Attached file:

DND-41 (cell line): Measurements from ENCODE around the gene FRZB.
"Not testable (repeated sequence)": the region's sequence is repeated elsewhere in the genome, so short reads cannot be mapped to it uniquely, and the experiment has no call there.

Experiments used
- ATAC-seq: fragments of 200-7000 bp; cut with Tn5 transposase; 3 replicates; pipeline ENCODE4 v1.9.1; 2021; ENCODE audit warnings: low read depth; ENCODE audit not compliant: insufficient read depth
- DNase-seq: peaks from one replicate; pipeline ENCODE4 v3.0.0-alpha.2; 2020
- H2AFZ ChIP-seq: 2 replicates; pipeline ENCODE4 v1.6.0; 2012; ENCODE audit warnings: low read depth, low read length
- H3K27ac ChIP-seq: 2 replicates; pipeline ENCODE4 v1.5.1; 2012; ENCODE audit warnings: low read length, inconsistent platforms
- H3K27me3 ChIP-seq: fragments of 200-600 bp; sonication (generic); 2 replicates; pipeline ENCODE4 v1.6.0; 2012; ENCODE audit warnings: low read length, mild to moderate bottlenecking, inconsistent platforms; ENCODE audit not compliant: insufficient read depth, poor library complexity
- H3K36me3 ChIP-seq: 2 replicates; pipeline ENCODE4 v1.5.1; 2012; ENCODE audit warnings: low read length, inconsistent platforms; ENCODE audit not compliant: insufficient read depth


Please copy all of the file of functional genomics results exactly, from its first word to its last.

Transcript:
DND-41 (cell line): Measurements from ENCODE around the gene FRZB.
"Not testable (repeated sequence)": the region's sequence is repeated elsewhere in the genome, so short reads cannot be mapped to it uniquely, and the experiment has no call there.

Experiments used
- ATAC-seq: fragments of 200-7000 bp; cut with Tn5 transposase; 3 replicates; pipeline ENCODE4 v1.9.1; 2021; ENCODE audit warnings: low read depth; ENCODE audit not compliant: insufficient read depth
- DNase-seq: peaks from one replicate; pipeline ENCODE4 v3.0.0-alpha.2; 2020
- H2AFZ ChIP-seq: 2 replicates; pipeline ENCODE4 v1.6.0; 2012; ENCODE audit warnings: low read depth, low read length
- H3K27ac ChIP-seq: 2 replicates; pipeline ENCODE4 v1.5.1; 2012; ENCODE audit warnings: low read length, inconsistent platforms
- H3K27me3 ChIP-seq: fragments of 200-600 bp; sonication (generic); 2 replicates; pipeline ENCODE4 v1.6.0; 2012; ENCODE audit warnings: low read length, mild to moderate bottlenecking, inconsistent platforms; ENCODE audit not compliant: insufficient read depth, poor library complexity
- H3K36me3 ChIP-seq: 2 replicates; pipeline ENCODE4 v1.5.1; 2012; ENCODE audit warnings: low read length, inconsistent platforms; ENCODE audit not compliant: insufficient read depth